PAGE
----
The entire point of the rulings is to get specialised expertise there, not to allow those with personal connections to either country to avoid tax.

    This means if you travel to either country to visit relations for years afterwards you can be found liable for tax for the period you worked in the country. The rulings involve length of stay over 4-5 years not just working in the country. Both countries have their tax pages in English and you can find example explanations on the internet if you look for them.

    Do not make the mistake of thinking that foreign tax authorities cannot chase you to the UK, as they can. They can also monitor your travel movements.

    As suggested talk to a local accountant and explain to him/her your links to the country and the UK as this will determine if it's worth you operating this way.

    I do know people who have worked in both countries, and I have worked in one myself however everyone was clearly UK based.
    "You’re just a bad memory who doesn’t know when to go away" JR

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    Quote Originally Posted by frenchdude View Post
    Thanks !
    You're probably right, although I surely need an accountant that's well versed in international matters like the "economic employer" concept, and that may not be easy to find.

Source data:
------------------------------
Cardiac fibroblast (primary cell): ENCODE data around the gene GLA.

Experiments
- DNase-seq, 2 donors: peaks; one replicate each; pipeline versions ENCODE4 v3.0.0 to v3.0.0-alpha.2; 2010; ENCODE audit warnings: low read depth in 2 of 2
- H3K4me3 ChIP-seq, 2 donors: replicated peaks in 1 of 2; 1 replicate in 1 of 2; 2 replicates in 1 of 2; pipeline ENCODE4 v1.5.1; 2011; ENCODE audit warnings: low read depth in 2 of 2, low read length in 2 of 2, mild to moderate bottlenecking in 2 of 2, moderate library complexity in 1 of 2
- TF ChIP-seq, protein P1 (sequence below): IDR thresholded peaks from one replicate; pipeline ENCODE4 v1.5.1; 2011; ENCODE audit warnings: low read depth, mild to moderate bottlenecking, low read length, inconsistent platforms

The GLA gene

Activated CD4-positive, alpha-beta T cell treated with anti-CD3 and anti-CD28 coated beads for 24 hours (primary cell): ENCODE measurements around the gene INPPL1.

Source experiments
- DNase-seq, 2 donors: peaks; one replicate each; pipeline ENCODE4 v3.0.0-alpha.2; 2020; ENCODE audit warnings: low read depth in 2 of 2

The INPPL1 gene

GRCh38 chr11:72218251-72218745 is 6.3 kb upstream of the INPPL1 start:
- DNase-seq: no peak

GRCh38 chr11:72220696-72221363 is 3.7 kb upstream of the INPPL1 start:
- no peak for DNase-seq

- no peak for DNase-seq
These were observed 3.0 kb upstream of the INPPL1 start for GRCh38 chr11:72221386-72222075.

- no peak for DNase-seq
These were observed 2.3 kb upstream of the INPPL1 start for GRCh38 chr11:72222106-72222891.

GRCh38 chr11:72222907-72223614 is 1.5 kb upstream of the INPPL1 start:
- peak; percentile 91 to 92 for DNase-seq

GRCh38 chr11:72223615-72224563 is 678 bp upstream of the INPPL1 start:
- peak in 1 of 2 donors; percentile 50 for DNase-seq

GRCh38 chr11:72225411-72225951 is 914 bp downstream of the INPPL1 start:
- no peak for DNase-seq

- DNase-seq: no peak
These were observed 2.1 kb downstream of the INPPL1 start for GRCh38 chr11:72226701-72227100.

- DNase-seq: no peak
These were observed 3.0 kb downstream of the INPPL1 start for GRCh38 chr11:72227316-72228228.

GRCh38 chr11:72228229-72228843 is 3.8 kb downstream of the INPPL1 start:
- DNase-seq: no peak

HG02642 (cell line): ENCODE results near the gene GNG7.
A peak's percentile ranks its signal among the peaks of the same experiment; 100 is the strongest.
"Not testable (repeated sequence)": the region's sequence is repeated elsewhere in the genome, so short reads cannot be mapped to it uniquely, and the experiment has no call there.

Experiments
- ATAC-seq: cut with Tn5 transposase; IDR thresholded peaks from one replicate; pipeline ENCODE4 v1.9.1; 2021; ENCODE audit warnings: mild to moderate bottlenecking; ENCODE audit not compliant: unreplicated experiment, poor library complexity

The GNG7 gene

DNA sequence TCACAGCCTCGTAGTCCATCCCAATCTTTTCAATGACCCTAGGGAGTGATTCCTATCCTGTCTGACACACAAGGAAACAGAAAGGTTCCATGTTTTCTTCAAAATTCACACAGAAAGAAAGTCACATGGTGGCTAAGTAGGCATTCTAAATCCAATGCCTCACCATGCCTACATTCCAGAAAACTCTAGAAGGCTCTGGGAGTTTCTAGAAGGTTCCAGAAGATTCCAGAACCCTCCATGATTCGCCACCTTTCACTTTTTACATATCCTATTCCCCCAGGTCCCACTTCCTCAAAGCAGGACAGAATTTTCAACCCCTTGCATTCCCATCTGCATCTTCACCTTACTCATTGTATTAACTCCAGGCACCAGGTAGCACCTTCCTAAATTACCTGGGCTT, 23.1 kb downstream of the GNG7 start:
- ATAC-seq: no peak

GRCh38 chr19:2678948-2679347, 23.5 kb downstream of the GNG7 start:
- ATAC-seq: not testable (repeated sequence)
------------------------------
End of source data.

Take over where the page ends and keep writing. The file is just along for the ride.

My source for Sweden / Finland being exceptions to the rule of "local tax from day one when the final client is local" is this : http://www.contractoruk.com/document..._Local_Tax.pdf

    Any comments ?
    Gr8 link. This question comes up very often for different European countries, so nice to be able to quote something.

    Yes looks like in Sweden you can go through your UK Ltd, but as Sue Ellen says be careful. When you avoid tax there is always risks, and if you make a mistake and don't declare anything when you should, you can end up in a tax evasion criminal investigation. Not something to be done lightly as the costs will be huge if you get it wrong. Personally if I were to do this I would inform the Swedish authorities to cover myself and so it couldn't possibly be tax evasion. When in Switzerland I wasn't tax resident there but I stilled filed out the tax declaration as if I was and added a letter saying I wasn't tax resident with all the proof. The trouble is tax officials sometimes change their mind, and you never really know where you stand. In my view better to fill in more tax declaration forms than you need to so the tax authorities get to make the decision. Just because you fill out a tax declaration doesn't change the fact whether income is taxable, so I see no downside to doing it and the positive side is once you've received the confirmation you can simply put it in your file and forget about it.